Amateur ham radio field day is next weekend — Visitors welcome to see amateur radio operators in action at national broadcast
He was coming out of Franklin County on Highway 84, years ago, when the tornado warning was broadcast.
Patrick Brown, technology coordinator for the Mississippi School of the Arts, was right out of high school then and did what most young men would when faced with a tornado — he hit the gas, shot up Interstate 55 and caught the twister crossing over just outside Wesson.
“The sky lit up with lightning as the tornado was crossing the interstate. Of course that freaked me out,” Brown said. “Immediately I got on the radio and contacted the National Weather Service. They were able to warn the town and other small communities that way because we had confirmed reports.”
Brown was part of the SKYWARN Amateur Radio Network, and he made his reports to NWS using his ham radio, the non-commercial radio frequency spectrum set aside for emergency, recreational and sporting communications among licensed amateur broadcasters. He got into the hobby as a child, playing with CB radios — in junior high he modified an old FM radio to pick up air traffic control communications, and in high school he learned Morse code and became licensed for shortwave broadcasts.
“Ham radio is a hobby. It’s all about making contact, making friends, whether that’s in your neighborhood, your state or all the way across the world,” Brown said.
Ham radio can be as relaxed or intensive, as recreational or serious, cheap or expensive as desired, and the Southwest Mississippi Amateur Radio Club is happy to show anyone how to get involved.
The club is participating in the National Association for Amateur Radio’s annual field day next weekend, a 24-hour radio test involving around 40,000 amateur broadcasters in the U.S. and Canada working to log as many contacts as possible. The local chapter will set up shop at the Brookhaven Recreation Department on Hwy. 51 and broadcast from 1 p.m. Saturday, June 23, until 1 p.m. the following day.
But they won’t be too busy to show any interested visitors how their radios work.
“We invite the public to come out, especially the younger generation, and we’ll let them talk on the radio if they’d like to,” said club president Jeff Winborne. “You don’t have to be a member to visit with us, and we’ll show you what it’s all about.”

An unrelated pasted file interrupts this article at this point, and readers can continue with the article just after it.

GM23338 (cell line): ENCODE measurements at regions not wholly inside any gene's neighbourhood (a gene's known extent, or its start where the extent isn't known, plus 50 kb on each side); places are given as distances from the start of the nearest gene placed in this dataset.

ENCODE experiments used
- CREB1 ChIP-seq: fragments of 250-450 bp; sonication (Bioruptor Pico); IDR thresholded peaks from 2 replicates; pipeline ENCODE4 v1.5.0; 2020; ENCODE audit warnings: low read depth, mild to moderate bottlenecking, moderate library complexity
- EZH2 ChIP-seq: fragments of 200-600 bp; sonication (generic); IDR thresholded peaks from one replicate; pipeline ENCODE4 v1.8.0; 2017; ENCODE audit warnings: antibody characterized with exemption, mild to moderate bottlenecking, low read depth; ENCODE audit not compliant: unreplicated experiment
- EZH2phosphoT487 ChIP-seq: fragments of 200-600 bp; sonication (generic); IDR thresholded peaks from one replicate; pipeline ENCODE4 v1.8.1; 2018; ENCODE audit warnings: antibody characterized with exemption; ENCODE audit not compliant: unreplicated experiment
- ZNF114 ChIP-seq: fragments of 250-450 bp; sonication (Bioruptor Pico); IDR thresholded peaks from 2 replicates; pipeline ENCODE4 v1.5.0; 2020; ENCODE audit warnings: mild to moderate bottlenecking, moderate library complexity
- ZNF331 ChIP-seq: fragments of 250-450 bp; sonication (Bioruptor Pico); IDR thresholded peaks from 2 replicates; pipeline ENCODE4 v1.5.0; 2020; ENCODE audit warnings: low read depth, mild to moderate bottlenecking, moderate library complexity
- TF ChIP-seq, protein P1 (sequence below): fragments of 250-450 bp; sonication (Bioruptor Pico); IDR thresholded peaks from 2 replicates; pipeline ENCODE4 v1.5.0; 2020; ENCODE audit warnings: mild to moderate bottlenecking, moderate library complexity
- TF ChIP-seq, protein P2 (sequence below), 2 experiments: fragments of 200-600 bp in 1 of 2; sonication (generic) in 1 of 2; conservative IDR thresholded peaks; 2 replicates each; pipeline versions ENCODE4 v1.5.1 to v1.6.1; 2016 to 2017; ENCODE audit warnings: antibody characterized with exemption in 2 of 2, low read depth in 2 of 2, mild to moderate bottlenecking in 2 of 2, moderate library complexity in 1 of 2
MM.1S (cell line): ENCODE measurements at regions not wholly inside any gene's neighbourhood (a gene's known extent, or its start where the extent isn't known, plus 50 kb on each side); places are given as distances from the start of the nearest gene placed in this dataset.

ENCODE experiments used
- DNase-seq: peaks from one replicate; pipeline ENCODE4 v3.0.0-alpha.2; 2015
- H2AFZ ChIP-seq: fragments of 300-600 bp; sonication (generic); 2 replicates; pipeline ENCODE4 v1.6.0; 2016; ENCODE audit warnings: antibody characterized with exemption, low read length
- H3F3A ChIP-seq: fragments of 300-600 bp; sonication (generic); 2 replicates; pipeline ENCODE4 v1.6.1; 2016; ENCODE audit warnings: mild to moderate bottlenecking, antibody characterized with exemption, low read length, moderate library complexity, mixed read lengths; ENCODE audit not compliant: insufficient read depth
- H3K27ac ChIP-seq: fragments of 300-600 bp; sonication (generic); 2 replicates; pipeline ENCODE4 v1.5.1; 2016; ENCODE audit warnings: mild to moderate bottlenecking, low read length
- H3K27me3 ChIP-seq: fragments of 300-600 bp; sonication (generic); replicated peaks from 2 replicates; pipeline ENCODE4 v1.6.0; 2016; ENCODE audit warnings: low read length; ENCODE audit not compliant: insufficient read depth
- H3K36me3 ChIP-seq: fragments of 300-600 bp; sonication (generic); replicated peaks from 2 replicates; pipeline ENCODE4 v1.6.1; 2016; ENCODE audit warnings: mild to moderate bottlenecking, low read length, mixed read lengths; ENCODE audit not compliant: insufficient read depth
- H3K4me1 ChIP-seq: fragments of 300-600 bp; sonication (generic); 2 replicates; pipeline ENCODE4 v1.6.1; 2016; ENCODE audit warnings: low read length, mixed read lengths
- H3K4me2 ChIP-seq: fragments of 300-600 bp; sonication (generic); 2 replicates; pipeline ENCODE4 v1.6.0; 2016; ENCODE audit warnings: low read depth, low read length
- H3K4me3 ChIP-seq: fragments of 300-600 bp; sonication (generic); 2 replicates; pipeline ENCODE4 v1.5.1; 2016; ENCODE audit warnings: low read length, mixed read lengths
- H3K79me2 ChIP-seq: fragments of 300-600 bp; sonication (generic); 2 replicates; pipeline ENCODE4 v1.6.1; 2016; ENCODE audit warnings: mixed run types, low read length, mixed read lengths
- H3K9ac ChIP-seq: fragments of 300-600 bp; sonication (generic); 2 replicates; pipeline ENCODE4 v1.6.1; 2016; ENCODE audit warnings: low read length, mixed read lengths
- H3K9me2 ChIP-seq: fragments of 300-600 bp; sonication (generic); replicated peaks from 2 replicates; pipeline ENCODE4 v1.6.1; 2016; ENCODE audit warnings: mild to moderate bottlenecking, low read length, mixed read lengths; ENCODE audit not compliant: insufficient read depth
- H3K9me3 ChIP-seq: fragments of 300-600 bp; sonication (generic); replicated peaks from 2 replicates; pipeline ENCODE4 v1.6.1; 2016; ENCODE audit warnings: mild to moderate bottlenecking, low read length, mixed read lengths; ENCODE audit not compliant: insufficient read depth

Winborne said the club would hand out materials showing interested hobbyists how to get licensed for ham broadcasts, and will be issuing $15 licensure tests early on Saturday to those who have already started their training. Anyone who gets interested based off the field day activities can drop in on the club’s monthly meetings for more learning — the group meets in Brookhaven on even months and in McComb on odd months.
Ham radios utilize mostly high-frequency bands of the radio spectrum — not reserved for government communications — to broadcast around the world, depending on weather and radio wave behavior. Licensed ham operators commonly talk to peers in far-off nations like England or Australia, and can transmit voice communications as well as text or data.
“It’s what you want to do with it,” Winborne said. “If you want to talk local, you can get started for less than $100. For $500 or $600 you can talk worldwide. It can get a little expensive if you want to keep building or adding on, or you can just get what you need and hold off there.”
Amateur radio broadcasters are often called upon to relay important messages between communities during natural disasters, when power failures or grid overloads make telephone and cellular communications impossible — the local club worked alongside emergency services and government agencies during Hurricane Katrina and, more recently, the 2016 Louisiana floods.
“The youngest licensed operator in the U.S. is 9 years old, and it goes on up to grandmas and grandpas,” Winborne said. “Doctors, lawyers, all kinds of people, all walks of life — most are just normal folks like you and me who enjoy being able to transmit to unusual places without depending on any type of internet or smartphone. It’s done independently, with your own equipment, and it’s a good thing to be involved in.”
More information on the club can be found online at http://w5wqn.net/.
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